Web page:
A Rubric to Identify Online Course Plans for a Community of Inquiry

This blog was originally posted on the AACE Review (Rogers, 2018).

Community of Inquiry

A community of inquiry (COI) is what it sounds like—people gather to learn from each other. I argue that a COI can be preplanned to engender a robust learning environment. What that entails is under investigation. For instance, a query of COI educational research on the EdTechLib database garnered 6500 articles. “The ‘community’ in “community of inquiry” is not defined by time or space. A common question, problem, or interest helps to forge the connection” (Shields, 1999, para. 2).

Historically, interdisciplinary scholarly communities have been around since the time of Theagenes of Rhegium who orally interpreted texts to pupils in the 6th century B.C.E. (Hornblower & Spawforth, 1998). Those ancient Greek gatherings were generally teacher-centered in an unidirectional flow of information between the teacher and listening participants until eventually taking on the Socratic method of shaping pupils’ understanding through questioning for critical thinking in the 3rd century B.C.E.

As for the American educational setting, the foundations of a COI can be found in John Dewey’s writing and reform efforts, which were influenced by Charles Sanders Pierce’s logic of inquiry for scientific methods and Jane Addams’ pragmatic approach to social analysis (Shields, 1999). For example, Dewey strongly believed that through experience-based learning, students could intellectually address the subject matter with the assistance of their teachers (Dewey, 1938).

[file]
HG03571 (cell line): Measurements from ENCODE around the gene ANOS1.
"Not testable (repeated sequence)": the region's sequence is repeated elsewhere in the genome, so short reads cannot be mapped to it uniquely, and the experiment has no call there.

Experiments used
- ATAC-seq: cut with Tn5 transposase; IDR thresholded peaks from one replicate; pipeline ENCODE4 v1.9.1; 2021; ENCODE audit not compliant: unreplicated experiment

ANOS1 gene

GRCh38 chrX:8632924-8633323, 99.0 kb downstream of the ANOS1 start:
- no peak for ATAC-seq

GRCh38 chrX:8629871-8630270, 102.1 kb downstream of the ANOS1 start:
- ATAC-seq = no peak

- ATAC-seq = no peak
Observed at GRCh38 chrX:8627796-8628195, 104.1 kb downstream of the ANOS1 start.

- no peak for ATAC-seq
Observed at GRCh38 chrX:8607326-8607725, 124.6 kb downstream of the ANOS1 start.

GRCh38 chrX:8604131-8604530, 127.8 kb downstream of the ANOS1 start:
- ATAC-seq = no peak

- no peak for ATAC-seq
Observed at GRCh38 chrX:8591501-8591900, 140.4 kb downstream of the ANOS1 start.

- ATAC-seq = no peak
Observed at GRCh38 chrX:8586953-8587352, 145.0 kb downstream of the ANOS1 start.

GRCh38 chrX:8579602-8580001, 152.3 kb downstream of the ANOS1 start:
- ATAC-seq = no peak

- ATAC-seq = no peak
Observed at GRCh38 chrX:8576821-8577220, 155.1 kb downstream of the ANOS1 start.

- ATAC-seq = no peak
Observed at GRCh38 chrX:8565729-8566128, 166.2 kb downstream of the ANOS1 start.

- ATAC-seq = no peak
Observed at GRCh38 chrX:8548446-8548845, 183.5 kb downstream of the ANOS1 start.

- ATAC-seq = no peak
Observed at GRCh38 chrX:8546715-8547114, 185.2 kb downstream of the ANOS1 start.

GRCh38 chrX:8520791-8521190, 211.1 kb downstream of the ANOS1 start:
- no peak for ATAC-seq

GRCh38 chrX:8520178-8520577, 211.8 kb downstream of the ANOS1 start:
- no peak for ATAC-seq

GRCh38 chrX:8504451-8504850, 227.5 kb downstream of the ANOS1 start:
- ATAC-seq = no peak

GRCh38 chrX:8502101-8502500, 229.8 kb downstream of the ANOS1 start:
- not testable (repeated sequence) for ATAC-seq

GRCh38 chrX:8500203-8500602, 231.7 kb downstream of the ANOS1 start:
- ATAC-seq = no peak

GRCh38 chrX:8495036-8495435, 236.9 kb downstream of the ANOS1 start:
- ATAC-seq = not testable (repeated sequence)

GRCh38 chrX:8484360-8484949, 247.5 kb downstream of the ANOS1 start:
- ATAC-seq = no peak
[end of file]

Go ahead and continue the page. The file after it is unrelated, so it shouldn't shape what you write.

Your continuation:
Fast forward to computer-mediated instruction, Garrison, Anderson, and Archer (2000) proposed a COI framework for distance education. It includes the following elements they deem essential: social presence (SP), cognitive presence (CP), and teaching presence (TP). According to Google Scholar, their COI framework has been cited academically 4817 times. Based on their research and related literature, my interpretation of the COI presences is as follows:

  • SP is the co-construction of meaning through shared learning experiences to engender student agency from connectedness.
  • CP is the engagement in learning activities that demand higher-order thinking skills.
  • TP refers to feedback and instruction and can be presented through the instructor or student-led activities.

Online Community of Inquiry Syllabus Rubric ©

The online course syllabus serves as a plan of action that can be utilized for discussing continuous improvement between course design collaborators (i.e., instructional designers, course developers, instructors). To that end, I developed a rubric to evaluate online instructors’ planned interactions for delivering computer-mediated instruction based on their syllabi. It is used to analyze proposed interaction treatments (ITs) such as student-student opportunities for discussion, not the actual course. Our purpose was to determine the inclusion and strength of ITs to provide instructional design (ID) feedback to online instructors regarding their course plans. The underlying theoretical premise being the more interactive the course, the higher the level of student satisfaction and course achievement. Cummins, Bonk, and Jacobs (2002) conducted a similar syllabi study that looked at formats and levels of communication of online courses from colleges of education.

The rubric’s purpose is to provide a pragmatic solution to prevent problematic teacher-led (passive knowledge) online courses with little student interaction nor rigorous academic challenges. The Online Community of Inquiry Syllabus Rubric© is based on general concepts from Garrison, Anderson, and Archer’s (2000) COI framework, quality distance education rubrics (California State University-Chico, 2009; Johnson, 2007; Quality Matters™, 2014; & Roblyer & Wiencke, 2004), and significant literature. It consists of the following categories: ID for CP, technology tools for COI, COI loop for SP, support for learner characteristics, and instruction and feedback for TP. The 5-point rubric has the following scale for the criteria: low, basic, moderate, above average, and exemplary. Points awarded determine the course’s potential level of engendering an online COI (i.e., low, moderate, or high). See rubric.